- Summary: In the second letter from Paolo Toscanelli to Columbus, Paolo responded with great interesting in the voyage that Columbus was about to take. He mentioned couple things for the purposes of going on the adventure. One is that it would benefit their country by bringing spices and jewelry form the other land, physically enriching the country as a whole. Another is that the voyage would enable Christians to communicate, regarding religious and other aspects.
- Statement: It can be well concluded that the reason why Columbus went on the vacation is purely for the sake of his country’s development and the community of Christians.
Columbus, Christopher. “LETTER OF CHRISTOPHER COLUMBUS ON HIS FIRST VOYAGE TO AMERICA, 1492.” To the Treasurer of Aragon, Luis De St. Angel, Feb. 1493,
Note: “At every point where I landed and succeeded in talking to them, I gave them some of everything I had — cloth and many other things — without receiving anything in return, but they are a hopelessly timid people. It is true that since they have gained more confidence and are losing this fear, they are so unsuspicious and so generous with what they possess, that no one who had not seen it would believe it. They never refuse anything that is asked for. They even offer it themselves, and show so much love that they would give their very hearts. Whether it be anything of great or small value, with any trifle of whatever kind, they are satisfied. I forbade worthless things being given to them, such as bits of broken bowls, pieces of glass, and old straps, although they were as much pleased to get them as if they were the finest jewels in the world.”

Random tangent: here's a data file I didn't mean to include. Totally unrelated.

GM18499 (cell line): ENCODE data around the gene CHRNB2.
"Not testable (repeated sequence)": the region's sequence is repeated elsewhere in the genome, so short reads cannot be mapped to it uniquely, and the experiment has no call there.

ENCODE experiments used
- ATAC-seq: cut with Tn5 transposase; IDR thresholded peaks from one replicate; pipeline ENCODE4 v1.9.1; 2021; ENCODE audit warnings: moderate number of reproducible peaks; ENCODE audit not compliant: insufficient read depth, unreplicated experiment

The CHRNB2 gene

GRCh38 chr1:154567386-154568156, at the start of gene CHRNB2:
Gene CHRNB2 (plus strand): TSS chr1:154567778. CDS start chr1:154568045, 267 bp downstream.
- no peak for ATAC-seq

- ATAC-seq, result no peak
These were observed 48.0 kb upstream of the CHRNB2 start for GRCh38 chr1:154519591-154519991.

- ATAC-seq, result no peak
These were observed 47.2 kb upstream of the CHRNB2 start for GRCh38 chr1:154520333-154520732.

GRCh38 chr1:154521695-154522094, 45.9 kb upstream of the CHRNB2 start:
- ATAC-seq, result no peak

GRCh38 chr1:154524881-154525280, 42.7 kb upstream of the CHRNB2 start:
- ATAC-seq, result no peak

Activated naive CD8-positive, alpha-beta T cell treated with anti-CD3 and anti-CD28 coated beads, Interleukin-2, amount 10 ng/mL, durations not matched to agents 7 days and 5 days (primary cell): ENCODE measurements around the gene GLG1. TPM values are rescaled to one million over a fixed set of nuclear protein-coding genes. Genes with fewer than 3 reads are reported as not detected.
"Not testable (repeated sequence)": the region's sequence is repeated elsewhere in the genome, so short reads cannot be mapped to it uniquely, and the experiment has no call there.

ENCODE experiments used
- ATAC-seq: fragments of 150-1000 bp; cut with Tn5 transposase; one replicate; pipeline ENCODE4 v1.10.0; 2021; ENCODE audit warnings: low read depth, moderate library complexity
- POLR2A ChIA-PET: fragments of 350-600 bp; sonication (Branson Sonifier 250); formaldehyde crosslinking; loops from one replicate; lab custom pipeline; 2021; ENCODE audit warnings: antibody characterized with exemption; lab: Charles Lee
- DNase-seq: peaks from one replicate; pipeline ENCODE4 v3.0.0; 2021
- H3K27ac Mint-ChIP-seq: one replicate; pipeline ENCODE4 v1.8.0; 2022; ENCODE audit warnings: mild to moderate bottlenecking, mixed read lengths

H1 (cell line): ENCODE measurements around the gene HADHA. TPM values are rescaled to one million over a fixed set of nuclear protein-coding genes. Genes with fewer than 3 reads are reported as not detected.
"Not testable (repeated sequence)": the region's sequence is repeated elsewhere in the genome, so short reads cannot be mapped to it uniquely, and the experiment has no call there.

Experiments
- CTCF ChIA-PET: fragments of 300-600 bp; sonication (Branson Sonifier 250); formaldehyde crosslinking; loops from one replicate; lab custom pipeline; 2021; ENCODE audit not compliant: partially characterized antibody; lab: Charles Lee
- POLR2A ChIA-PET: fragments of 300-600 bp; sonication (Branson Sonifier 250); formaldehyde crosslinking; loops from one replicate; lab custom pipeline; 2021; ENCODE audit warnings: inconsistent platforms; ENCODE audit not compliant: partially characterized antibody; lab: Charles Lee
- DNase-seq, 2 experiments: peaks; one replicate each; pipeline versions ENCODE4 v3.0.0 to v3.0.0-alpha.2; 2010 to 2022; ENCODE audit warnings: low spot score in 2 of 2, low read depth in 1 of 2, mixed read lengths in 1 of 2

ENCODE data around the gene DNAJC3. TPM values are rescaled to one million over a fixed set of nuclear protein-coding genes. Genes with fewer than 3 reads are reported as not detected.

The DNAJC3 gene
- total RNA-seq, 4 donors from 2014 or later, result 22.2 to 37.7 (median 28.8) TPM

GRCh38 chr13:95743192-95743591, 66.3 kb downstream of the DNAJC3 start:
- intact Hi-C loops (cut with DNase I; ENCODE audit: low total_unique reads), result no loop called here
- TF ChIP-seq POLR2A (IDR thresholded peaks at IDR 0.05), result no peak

“I forbade it, and gave a thousand good and pretty things that I had to win their love and to induce them to become Christians, and to love and serve their Highnesses and the whole Castilian nation, and help to get for us things they have in abundance, which are necessary to us.”